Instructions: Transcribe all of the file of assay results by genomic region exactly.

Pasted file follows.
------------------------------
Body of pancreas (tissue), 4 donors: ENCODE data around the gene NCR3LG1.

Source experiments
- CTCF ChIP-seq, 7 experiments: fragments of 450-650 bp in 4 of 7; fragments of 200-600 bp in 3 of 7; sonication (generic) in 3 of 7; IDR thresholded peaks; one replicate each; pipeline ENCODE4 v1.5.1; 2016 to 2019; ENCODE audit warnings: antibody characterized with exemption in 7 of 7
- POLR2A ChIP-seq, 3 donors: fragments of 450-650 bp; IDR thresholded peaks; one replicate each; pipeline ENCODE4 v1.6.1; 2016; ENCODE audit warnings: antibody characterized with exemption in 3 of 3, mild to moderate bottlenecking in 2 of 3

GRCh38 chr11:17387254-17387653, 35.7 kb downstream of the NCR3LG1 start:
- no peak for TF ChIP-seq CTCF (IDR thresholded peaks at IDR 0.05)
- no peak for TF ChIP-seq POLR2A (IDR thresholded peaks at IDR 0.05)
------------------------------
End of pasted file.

Body of pancreas (tissue), 4 donors: ENCODE data around the gene NCR3LG1.

Source experiments
- CTCF ChIP-seq, 7 experiments: fragments of 450-650 bp in 4 of 7; fragments of 200-600 bp in 3 of 7; sonication (generic) in 3 of 7; IDR thresholded peaks; one replicate each; pipeline ENCODE4 v1.5.1; 2016 to 2019; ENCODE audit warnings: antibody characterized with exemption in 7 of 7
- POLR2A ChIP-seq, 3 donors: fragments of 450-650 bp; IDR thresholded peaks; one replicate each; pipeline ENCODE4 v1.6.1; 2016; ENCODE audit warnings: antibody characterized with exemption in 3 of 3, mild to moderate bottlenecking in 2 of 3

GRCh38 chr11:17387254-17387653, 35.7 kb downstream of the NCR3LG1 start:
- no peak for TF ChIP-seq CTCF (IDR thresholded peaks at IDR 0.05)
- no peak for TF ChIP-seq POLR2A (IDR thresholded peaks at IDR 0.05)